Monday, February 21, 2011

States Target Cell Phones for Stealth, Burdensome Taxes

In recent years, cell phones have eclipsed landlines, in a big way. States have noticed and are busily taxing mobile with average consumers paying 16% in taxes and fees. According to the Tax Foundation, Nebraska taxpayers face the highest cell phone tax rates:

    The number of U.S. cell phone subscribers has grown significantly in recent years, from 55 million in 1997 to 292 million in 2010.[1] That period has also seen a fall in landline telephones (there are now 50 million), and 2007 marked the first year that Americans spent more on cell phones than on landlines.[2] This trend toward cell phones has not gone unnoticed by state and local governments, which have targeted wireless services for higher taxes.

    The average U.S. wireless consumer pays taxes and fees of 16.26 percent, of which state-local charges average 11.21 percent, according to a newly released study that identifies and calculates wireless taxes and fees.[3] Twenty-three states have average state-local wireless taxes and fees in excess of 10 percent, and taking into account the infamous federal telephone excise tax (dating to the Spanish-American War and partly repealed in 2006), some cell phone subscribers pay more than 20 percent in taxes.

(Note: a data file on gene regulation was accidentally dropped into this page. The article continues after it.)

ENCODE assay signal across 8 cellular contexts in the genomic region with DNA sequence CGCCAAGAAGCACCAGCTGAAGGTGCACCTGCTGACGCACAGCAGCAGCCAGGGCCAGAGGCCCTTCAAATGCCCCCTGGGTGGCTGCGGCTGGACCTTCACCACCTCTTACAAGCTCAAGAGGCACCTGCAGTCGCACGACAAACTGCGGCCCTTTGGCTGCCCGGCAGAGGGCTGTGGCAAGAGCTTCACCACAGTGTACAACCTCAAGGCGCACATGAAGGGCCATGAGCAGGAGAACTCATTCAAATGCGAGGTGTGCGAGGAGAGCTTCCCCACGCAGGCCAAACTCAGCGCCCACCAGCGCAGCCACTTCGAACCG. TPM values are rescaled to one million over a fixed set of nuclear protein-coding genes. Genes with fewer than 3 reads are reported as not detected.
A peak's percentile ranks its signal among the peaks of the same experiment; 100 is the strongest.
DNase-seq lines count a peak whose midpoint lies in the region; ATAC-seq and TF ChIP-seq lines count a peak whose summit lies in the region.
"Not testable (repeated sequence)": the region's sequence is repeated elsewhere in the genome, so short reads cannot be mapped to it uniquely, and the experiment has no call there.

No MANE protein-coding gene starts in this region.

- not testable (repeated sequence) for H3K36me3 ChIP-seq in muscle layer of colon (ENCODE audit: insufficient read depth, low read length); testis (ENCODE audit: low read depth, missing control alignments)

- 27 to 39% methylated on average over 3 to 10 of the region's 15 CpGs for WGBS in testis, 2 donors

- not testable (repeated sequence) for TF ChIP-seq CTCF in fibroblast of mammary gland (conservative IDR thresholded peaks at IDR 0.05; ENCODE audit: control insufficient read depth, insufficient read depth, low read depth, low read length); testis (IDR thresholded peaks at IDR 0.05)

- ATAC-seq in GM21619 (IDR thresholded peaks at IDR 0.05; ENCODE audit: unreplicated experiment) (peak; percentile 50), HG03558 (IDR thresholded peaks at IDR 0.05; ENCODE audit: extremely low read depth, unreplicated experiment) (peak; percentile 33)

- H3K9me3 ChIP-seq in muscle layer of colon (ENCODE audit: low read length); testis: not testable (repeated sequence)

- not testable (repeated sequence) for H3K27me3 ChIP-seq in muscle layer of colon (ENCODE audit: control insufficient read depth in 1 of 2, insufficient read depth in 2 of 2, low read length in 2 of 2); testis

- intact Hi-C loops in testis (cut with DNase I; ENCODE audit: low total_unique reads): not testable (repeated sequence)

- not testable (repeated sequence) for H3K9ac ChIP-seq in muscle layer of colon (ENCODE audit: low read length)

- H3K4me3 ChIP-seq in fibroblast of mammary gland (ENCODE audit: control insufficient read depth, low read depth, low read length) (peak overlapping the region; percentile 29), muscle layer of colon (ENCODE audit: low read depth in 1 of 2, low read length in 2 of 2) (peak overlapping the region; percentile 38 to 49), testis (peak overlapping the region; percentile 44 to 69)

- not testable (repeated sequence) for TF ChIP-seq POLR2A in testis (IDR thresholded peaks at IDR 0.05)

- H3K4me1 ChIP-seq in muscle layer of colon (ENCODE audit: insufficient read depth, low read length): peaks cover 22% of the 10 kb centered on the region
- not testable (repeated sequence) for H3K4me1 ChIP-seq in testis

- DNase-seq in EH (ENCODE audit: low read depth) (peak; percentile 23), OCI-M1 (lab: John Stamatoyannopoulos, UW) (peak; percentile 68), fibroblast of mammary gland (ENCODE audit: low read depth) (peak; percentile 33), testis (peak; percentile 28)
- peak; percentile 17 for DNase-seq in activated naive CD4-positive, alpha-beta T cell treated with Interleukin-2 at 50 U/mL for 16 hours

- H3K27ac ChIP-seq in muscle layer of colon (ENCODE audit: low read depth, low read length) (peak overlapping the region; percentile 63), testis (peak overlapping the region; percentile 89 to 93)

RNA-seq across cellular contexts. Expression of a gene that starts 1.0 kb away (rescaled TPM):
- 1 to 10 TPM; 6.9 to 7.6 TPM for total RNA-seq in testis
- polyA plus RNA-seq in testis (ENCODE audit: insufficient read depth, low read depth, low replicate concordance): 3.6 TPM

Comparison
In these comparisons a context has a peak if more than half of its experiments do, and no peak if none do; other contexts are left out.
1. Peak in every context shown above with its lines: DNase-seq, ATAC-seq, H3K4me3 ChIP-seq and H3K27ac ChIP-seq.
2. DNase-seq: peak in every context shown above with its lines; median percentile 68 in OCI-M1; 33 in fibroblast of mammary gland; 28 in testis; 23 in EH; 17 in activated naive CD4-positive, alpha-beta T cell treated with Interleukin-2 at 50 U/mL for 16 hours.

Cell Taxes and Fees Are Often Hidden, Enabling Excessive Rates

    States favor the taxes because they can raise revenue in a relatively hidden way. Texas even sued Sprint because the company listed a state tax as a line-item in its bill, rather than hiding it from customers.[4] Utah uses a wireless fee to fund its poison control centers-a government service that benefits the general public regardless of cell phone ownership or usage. Six states (Kentucky, Indiana, North Dakota, Pennsylvania, Rhode Island, and South Dakota) impose both sales taxes on wireless customers and gross receipts taxes on wireless service providers, both of which are ultimately borne by customers. Universal Service Fund (USF) charges are modest in most states but particularly excessive in Nebraska and Kansas, where they exceed 4 percent of the wireless bill.

    Because each state and many localities can impose cell phone taxes, and because they can be imposed as a percentage or as a flat rate, there are numerous taxes which vary widely. Researchers have found it difficult to create a database of cell phone taxes, and cell phone companies have encountered similar problems in calculating the taxes. This can be a serious problem for cell phone businesses, because they collect the taxes from subscribers and can be held legally accountable for any mistakes-both over-collection and under-collection.

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